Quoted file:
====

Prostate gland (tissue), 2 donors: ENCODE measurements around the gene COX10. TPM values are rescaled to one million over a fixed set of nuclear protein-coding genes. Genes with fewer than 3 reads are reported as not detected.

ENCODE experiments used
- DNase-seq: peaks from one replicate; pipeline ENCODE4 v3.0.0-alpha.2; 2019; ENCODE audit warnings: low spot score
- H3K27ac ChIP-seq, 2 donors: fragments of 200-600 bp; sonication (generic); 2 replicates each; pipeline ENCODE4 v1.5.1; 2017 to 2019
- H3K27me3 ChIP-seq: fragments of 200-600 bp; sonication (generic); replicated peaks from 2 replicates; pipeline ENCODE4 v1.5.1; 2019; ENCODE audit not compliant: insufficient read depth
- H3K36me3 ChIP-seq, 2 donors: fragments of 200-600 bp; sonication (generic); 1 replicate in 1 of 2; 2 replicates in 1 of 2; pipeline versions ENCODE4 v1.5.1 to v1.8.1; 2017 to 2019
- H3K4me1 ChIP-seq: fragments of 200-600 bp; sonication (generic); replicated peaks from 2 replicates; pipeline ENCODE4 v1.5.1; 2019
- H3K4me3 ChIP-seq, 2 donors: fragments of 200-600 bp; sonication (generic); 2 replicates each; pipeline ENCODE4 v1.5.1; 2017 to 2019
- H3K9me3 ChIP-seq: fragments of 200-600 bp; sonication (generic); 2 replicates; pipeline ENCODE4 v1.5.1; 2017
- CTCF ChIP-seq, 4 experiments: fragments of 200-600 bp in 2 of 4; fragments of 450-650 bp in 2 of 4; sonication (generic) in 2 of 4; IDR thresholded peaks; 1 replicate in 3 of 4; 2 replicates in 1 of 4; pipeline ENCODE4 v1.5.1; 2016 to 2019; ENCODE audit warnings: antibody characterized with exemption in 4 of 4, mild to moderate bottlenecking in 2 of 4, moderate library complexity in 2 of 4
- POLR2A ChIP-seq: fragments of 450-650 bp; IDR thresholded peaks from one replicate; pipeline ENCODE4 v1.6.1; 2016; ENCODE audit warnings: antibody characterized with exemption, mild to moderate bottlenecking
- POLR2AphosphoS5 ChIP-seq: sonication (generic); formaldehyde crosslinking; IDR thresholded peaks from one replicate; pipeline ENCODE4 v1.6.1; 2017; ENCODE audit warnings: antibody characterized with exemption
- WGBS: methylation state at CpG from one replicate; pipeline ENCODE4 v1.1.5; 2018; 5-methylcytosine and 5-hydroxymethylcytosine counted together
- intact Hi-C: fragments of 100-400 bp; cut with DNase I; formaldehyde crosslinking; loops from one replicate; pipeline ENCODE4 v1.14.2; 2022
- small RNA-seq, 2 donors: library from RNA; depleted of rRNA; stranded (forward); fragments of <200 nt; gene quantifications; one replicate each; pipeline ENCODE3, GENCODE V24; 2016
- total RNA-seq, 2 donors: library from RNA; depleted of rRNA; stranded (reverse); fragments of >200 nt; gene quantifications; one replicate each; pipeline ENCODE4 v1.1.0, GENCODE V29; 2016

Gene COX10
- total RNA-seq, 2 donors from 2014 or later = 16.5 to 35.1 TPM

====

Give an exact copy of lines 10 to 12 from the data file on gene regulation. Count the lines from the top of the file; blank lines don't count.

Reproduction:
- CTCF ChIP-seq, 4 experiments: fragments of 200-600 bp in 2 of 4; fragments of 450-650 bp in 2 of 4; sonication (generic) in 2 of 4; IDR thresholded peaks; 1 replicate in 3 of 4; 2 replicates in 1 of 4; pipeline ENCODE4 v1.5.1; 2016 to 2019; ENCODE audit warnings: antibody characterized with exemption in 4 of 4, mild to moderate bottlenecking in 2 of 4, moderate library complexity in 2 of 4
- POLR2A ChIP-seq: fragments of 450-650 bp; IDR thresholded peaks from one replicate; pipeline ENCODE4 v1.6.1; 2016; ENCODE audit warnings: antibody characterized with exemption, mild to moderate bottlenecking
- POLR2AphosphoS5 ChIP-seq: sonication (generic); formaldehyde crosslinking; IDR thresholded peaks from one replicate; pipeline ENCODE4 v1.6.1; 2017; ENCODE audit warnings: antibody characterized with exemption